The teeny, tiny, baby acorn sugar cookies are even easier to make.  Pipe caps and bases in the colors of your choice.  Colored pearl candies can be added to the caps as shown.  

Gold and silver acorn candies make charming additions to the bottoms of the acorns.  

Delightful, endearing, and absolutely edible in every way, these acorn sugar cookies are bound to delight Lillian as soon as she opens the gift box filled with each and every one of these creations.

If you've ever had the pleasure of using those giant Martha by Mail cookie cutters (I know a score of collectors who love using them), you know the trials and tribulations of trying to gift the cookies in a safe way so that they don't break apart.  Do what I do.  Use gigantic cellophane bags that can fit them,  and insert a cardboard cake round to act as a support.  The white round will support the biggest of cookies and provide a neutral background for the edible gift.  All that is needed is a large satin ribbon with which to tie the gift.  Done and done!

I think she's going to like these whimsical figures.

Appropriate for a Thanksgiving dessert table or for a child's birthday party, these acorn sugar cookies make winsome treats for everyone.  I can't tell you what a pleasure these were to make.

A big Happy Birthday to Lillian!!!


Popular posts from this blog

Antique Salt Cellars

There was a time when salt cellars played an important role on the dining table for the host or hostess.  As a result of it being such an expensive commodity several hundred years ago, salt was seen as a luxury and it was the well to do that made salt cellars quite fashionable & a status symbol for the home.  A single salt cellar usually sat at the head of the table and was passed around throughout the meal.  The closer one sat to the salt cellar, the more important one was deemed by the head of the household.  Smaller cellars that were more accessible and with an open top became a part of Victorian table settings.  Fast forward to the 20th century when salt was no longer a luxury and when anti caking agents were added to make salt free-flowing, and one begins to see salt cellars fall out of fashion.  Luckily for the collector and for those of us who like to set a table with Good Things , this can prove to be a boon. Salt cellars for the table come in silver, porcelain, cut glass

Collecting Jadeite

With its origins dating back to the 1930s, jadeite glassware began its mass production through the McKee Glass Co. in Pennsylvania. Their introduction of the Skokie green & Jade kitchenware lines ushered in our fascination with this jade color.  Glassmakers catered jadeite to the American public as an inexpensive alternative to earthenware soon after the Depression, both for the home and for its use in restaurants.  The Jeanette Glass Company and Anchor Hocking introduced their own patterns and styles, which for many collectors, produced some of the most sought after pieces.  Companies marketed this beautiful glass under the monikers of jadite , jadeite , jade glass , jad-ite , jade-ite , so however you want to spell it, let it draw you in for a closer look.  If you want a thorough history of the origins of jadeite, collectors’ pricing, patterns & shapes (don’t forget the reproductions in 2000), I highly suggest picking up the book by Joe Keller & David Ross called, Jadei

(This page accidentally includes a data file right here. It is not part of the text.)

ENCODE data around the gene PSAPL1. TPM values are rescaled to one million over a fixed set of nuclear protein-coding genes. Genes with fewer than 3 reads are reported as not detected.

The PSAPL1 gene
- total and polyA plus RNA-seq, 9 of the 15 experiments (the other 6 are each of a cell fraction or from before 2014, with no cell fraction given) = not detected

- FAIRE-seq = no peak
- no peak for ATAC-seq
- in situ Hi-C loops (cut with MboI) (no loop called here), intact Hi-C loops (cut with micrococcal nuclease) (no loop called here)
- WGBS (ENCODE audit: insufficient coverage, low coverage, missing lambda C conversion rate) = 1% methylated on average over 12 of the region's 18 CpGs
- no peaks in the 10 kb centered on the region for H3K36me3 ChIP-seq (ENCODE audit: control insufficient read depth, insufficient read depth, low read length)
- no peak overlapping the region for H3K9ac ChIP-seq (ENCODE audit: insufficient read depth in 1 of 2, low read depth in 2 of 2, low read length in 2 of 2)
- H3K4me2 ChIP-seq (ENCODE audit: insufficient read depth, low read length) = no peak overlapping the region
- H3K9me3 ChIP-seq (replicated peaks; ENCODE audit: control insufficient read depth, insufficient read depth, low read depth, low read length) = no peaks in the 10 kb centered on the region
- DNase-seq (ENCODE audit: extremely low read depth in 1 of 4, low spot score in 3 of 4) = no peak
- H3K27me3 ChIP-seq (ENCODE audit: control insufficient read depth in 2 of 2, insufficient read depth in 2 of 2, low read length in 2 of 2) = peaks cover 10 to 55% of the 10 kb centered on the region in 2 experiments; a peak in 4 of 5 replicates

A Tour of Turkey Hill with Martha Stewart and Friends

Martha Stewart led an intimate tour of her former Westport, Connecticut home and gardens for a few of my friends this past weekend.  From the photographs I've seen of that special day, it was an experience that will be remembered for a lifetime by those who were in attendance.  As much as I regret not going to this momentous occasion, my friends were kind enough to allow me to share their amazing photographs here on the blog. Let's take a tour of Turkey Hill with Martha Stewart and a few of my friends. Without the kindness of Jeffrey Reed, Dennis Landon, Darrin David, Anthony Picozzi and Colin Eastland, this post would not be possible.  It must also be stated that the fundraising event was graciously hosted by the current owners of Turkey Hill, the Bergs. Many thanks to the Berg family for opening up the property. Turkey Hill is the Federal style home that was purchased, renovated and landscaped by Martha Stewart and her then husband, Andy, back in 1970.  It was he